· Carefully track and know the details of prior lease transactions and have the invaluable resources for negotiations that are not available by simply asking landlords what they are willing to do.

· Know and use what specific landlords have done historically and will do in terms of rent abatement, improvements, and other concessions.

· Spot and neutralize potential pitfalls or "standard terms" in the 20-50 page "standard lease agreements" which are written by landlords to protect their interests. These "standard leases" are loaded with hidden business terms that are easy for tenants to overlook without expert professional Tenant Representatives. The lease document will govern in disputes. Favorable, or at least even-handed, lease provisions are the best medium for recourse. Lawyers don't provide complete protection. They are not trained to analyze business issues responsible for many hidden and excessive leasing costs. Lawyers are not experts in building operating systems. Oftentimes, they have never visited the negotiated premises and miss many problems because they didn't know that the lease did not address certain key factors that must be seen to be appreciated and avoided.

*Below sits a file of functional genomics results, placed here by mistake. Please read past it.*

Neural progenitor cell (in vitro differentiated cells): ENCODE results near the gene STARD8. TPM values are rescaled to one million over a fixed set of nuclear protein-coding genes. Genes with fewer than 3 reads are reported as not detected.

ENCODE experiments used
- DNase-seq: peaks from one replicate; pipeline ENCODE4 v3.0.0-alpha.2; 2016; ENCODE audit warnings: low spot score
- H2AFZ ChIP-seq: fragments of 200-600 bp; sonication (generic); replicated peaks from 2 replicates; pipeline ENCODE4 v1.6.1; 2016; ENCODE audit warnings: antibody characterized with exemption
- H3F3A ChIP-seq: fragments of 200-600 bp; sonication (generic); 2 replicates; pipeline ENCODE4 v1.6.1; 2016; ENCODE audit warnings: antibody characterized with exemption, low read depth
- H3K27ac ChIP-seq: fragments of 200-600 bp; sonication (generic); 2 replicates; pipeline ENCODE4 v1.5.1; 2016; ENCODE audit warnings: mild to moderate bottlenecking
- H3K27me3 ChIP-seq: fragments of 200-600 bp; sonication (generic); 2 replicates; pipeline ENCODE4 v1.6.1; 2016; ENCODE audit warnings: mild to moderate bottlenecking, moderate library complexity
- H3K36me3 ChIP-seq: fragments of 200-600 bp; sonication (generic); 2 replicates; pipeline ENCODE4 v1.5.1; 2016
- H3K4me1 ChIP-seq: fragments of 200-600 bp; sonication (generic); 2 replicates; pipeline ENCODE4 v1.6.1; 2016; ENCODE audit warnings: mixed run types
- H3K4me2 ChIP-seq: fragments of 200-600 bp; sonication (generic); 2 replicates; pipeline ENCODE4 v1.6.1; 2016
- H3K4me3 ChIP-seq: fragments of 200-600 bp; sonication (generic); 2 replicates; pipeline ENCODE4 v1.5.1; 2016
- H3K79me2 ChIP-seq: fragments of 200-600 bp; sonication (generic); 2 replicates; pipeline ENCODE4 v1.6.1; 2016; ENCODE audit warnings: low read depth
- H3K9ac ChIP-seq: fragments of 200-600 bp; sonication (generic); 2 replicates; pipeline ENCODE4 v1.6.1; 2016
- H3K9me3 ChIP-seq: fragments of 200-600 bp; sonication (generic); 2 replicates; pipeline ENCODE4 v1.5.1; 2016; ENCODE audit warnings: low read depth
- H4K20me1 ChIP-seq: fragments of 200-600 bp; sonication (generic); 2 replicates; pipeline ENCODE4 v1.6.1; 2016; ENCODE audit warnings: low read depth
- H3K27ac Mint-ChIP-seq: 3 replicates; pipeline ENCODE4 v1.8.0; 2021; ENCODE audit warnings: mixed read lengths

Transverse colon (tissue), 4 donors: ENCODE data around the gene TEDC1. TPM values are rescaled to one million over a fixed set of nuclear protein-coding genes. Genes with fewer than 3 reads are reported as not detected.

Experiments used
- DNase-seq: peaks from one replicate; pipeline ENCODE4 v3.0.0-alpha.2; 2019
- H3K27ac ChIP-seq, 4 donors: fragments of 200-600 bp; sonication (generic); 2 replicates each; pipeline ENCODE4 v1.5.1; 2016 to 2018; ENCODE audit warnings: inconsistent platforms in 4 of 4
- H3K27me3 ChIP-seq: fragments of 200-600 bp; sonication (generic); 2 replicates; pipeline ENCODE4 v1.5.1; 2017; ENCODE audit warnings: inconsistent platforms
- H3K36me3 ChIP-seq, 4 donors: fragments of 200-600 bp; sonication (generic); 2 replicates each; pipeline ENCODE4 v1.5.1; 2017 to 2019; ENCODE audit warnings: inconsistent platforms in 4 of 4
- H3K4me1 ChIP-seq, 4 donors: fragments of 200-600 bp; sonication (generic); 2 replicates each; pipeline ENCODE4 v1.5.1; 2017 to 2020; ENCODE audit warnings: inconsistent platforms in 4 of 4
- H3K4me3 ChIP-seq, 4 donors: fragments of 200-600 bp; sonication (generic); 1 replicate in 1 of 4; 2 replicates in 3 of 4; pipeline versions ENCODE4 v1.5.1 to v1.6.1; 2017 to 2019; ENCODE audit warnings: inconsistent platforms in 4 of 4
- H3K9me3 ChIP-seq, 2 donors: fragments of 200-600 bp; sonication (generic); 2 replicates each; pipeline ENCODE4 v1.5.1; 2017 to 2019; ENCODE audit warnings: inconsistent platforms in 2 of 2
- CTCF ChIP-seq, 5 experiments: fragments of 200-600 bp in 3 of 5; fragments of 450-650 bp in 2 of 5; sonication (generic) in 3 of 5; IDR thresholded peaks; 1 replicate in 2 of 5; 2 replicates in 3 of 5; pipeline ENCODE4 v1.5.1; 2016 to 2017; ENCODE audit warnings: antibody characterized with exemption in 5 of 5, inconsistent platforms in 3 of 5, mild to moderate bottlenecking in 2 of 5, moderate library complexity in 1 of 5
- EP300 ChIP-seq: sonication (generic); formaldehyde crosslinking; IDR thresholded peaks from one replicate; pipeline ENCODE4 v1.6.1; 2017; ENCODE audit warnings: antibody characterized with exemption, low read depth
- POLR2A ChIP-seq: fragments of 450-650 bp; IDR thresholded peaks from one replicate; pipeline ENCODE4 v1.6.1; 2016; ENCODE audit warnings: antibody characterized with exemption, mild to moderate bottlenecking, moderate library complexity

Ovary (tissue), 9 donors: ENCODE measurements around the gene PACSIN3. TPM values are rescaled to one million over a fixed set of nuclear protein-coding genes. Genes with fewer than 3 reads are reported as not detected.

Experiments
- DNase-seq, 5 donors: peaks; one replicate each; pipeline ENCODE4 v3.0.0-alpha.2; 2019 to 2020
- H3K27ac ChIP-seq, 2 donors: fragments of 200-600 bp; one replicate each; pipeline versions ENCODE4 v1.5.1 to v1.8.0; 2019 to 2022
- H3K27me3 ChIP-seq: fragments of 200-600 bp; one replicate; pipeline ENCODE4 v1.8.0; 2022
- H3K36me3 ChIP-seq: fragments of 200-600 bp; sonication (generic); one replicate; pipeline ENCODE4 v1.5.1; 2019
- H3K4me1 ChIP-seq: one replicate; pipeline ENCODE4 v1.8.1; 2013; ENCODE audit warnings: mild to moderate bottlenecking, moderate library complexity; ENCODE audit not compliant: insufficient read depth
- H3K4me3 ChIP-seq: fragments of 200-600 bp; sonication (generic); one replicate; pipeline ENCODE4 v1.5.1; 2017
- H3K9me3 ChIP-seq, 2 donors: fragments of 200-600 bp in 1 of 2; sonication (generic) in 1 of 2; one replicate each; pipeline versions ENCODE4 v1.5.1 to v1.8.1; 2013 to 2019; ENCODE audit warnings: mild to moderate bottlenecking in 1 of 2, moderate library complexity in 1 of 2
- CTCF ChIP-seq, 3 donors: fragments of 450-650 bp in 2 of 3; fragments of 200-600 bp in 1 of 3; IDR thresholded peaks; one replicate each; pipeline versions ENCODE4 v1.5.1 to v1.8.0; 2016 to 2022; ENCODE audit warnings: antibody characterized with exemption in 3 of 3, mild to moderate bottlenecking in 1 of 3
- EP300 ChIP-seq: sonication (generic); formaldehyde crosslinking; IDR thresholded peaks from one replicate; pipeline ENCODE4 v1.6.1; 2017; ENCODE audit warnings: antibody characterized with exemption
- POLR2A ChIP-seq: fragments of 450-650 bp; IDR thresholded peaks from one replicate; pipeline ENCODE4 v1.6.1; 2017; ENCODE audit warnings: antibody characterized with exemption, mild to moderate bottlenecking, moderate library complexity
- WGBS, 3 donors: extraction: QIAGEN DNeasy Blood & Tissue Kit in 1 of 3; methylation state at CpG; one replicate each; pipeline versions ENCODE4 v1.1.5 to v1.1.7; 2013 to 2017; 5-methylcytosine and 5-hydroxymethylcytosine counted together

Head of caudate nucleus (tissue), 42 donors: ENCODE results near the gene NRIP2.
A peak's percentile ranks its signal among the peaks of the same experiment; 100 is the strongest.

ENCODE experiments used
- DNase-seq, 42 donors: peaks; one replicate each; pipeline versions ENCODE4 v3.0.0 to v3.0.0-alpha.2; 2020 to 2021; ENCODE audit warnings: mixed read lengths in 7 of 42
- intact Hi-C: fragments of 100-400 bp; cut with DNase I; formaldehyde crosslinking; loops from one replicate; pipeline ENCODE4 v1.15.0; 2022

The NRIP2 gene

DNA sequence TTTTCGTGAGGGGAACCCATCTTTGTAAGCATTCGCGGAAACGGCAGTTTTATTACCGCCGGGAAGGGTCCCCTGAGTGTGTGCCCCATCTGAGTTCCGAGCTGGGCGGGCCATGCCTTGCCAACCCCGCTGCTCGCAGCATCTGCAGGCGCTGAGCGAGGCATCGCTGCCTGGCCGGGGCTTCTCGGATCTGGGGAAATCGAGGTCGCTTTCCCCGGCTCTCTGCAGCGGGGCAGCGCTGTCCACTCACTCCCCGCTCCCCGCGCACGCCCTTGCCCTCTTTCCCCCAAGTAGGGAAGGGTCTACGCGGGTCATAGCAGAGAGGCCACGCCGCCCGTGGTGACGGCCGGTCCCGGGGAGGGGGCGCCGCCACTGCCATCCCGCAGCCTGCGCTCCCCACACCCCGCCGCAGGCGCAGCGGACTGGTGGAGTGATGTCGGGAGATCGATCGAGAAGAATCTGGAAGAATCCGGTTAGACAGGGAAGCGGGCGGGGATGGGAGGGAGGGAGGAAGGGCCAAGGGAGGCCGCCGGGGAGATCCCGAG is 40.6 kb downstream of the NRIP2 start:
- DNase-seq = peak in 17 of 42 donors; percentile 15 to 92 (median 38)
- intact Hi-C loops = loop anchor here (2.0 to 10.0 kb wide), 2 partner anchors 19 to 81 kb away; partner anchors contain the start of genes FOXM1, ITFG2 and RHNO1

· Achieve lower total occupancy costs, more concessions, improved lease flexibility, and minimized hidden costs because of Tenant Representative's negotiating skills and familiarity with important building and market conditions. The landlord's business is leasing space and maximizing the value of their assets, specifically your building. This is accomplished by extracting the highest price per square foot and incorporating into the lease the most conservative business and legal provisions possible. A good real estate lawyer can help protect your legal interests, but often isn't equipped to advise on business points. A good Tenant Representative will improve your immediate and future business terms, which complement a good commercial real estate attorney's legal protections.

· Be familiar with competing buildings. Developers and landlords know that tenants with experienced Tenant Representatives can shift negotiations if they do not proceed smoothly. This alone can save tenants substantial amounts of time and money.